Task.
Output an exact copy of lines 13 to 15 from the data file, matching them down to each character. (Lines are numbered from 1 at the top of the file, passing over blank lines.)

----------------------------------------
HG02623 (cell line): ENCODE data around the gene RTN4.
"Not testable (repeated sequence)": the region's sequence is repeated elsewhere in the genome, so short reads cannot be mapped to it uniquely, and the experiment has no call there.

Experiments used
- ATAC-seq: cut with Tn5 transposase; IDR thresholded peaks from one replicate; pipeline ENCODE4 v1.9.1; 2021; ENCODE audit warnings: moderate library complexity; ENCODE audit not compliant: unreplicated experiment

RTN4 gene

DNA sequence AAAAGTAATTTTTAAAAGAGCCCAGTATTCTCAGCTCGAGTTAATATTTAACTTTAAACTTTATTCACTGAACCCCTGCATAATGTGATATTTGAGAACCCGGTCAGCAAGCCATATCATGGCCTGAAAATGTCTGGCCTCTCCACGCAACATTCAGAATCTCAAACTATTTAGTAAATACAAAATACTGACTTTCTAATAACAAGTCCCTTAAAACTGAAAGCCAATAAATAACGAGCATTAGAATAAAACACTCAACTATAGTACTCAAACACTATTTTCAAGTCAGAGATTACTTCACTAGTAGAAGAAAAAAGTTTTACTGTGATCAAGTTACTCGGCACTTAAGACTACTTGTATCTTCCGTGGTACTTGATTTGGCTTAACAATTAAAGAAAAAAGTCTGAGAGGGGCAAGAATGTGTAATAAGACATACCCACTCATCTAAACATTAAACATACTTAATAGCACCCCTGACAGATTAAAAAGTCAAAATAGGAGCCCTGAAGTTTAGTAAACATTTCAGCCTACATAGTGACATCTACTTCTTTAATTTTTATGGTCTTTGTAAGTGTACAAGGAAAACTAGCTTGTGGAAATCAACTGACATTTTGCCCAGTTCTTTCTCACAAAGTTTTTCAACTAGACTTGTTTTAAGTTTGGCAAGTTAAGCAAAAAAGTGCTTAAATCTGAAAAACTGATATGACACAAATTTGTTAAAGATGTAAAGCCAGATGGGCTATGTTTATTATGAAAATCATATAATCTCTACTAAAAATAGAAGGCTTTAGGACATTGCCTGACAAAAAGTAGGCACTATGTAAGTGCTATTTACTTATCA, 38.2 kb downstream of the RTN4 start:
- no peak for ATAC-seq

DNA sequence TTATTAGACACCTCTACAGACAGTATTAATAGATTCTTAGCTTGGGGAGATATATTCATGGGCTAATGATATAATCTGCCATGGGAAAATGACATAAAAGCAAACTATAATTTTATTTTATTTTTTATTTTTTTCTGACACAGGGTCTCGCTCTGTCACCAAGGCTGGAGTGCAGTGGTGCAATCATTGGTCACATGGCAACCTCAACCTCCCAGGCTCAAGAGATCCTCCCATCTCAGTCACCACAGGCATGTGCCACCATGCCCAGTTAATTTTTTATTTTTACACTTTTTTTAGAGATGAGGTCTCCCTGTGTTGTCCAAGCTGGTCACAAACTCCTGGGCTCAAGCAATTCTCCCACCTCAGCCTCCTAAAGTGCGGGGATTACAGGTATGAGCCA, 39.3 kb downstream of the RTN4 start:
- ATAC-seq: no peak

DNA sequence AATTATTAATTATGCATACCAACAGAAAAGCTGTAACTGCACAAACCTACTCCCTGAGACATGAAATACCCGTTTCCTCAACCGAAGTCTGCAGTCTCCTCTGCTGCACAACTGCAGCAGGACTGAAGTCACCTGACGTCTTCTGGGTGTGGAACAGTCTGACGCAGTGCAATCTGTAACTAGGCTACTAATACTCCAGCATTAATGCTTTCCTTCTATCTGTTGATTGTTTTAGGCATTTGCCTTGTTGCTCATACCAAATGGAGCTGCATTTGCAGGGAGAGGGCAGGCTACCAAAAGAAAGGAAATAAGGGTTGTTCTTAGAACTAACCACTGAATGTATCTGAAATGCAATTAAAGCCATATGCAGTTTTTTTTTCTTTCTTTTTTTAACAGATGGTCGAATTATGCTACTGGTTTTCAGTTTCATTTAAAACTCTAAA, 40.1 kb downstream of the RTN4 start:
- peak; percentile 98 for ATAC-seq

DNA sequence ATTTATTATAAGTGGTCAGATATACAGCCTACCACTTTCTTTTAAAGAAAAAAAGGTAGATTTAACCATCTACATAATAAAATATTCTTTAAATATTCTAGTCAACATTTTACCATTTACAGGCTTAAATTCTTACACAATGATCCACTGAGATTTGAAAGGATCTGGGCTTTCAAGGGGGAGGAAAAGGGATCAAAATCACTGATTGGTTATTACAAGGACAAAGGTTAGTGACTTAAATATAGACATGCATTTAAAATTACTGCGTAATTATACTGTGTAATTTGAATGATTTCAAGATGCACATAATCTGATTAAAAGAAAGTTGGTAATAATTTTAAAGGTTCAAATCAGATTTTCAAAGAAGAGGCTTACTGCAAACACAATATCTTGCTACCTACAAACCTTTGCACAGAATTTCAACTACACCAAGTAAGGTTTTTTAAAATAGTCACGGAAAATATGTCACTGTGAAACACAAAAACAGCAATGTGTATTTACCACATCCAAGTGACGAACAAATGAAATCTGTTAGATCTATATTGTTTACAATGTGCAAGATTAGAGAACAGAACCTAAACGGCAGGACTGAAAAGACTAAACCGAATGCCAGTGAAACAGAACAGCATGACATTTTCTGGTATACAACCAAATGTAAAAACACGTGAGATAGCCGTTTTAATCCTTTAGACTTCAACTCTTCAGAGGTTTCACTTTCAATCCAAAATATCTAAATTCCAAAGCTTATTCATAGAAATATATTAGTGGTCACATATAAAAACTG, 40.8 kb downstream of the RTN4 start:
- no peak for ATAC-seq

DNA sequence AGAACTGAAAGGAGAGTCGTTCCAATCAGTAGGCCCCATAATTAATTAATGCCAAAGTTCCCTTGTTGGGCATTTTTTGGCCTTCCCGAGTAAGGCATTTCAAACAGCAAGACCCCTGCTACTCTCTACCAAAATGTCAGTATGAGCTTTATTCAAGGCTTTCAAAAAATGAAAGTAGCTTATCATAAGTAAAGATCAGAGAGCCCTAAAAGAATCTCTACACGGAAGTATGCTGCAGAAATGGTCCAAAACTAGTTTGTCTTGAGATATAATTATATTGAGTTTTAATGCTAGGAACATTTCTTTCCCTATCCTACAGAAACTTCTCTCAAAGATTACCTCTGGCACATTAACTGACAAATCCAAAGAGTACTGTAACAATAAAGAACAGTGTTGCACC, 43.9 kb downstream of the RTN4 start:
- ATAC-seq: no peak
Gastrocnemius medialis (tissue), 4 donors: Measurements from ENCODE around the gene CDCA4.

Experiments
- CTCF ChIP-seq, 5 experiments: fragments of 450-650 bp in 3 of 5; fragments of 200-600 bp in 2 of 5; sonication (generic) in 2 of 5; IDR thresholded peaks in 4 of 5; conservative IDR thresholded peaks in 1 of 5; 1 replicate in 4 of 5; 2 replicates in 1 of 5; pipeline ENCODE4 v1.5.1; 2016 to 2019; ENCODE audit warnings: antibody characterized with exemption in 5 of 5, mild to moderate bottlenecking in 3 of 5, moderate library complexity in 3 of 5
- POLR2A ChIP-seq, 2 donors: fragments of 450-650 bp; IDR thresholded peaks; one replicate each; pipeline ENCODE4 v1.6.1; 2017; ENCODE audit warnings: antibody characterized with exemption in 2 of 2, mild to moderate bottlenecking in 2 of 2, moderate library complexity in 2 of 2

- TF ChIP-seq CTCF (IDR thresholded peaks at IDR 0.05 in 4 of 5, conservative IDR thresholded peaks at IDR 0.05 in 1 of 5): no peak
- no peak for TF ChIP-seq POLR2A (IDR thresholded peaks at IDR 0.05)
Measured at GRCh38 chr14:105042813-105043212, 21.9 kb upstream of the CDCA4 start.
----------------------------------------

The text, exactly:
- no peak for ATAC-seq

DNA sequence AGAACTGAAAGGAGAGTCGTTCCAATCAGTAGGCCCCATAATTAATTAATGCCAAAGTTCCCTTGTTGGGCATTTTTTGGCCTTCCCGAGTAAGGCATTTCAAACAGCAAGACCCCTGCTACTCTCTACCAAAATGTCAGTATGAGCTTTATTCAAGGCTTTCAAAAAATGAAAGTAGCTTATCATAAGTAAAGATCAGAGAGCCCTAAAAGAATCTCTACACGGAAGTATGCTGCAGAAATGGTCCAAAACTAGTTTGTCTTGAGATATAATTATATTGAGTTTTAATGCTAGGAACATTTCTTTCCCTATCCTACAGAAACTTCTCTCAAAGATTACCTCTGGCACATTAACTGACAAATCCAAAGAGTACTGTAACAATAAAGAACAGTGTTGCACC, 43.9 kb downstream of the RTN4 start:
- ATAC-seq: no peak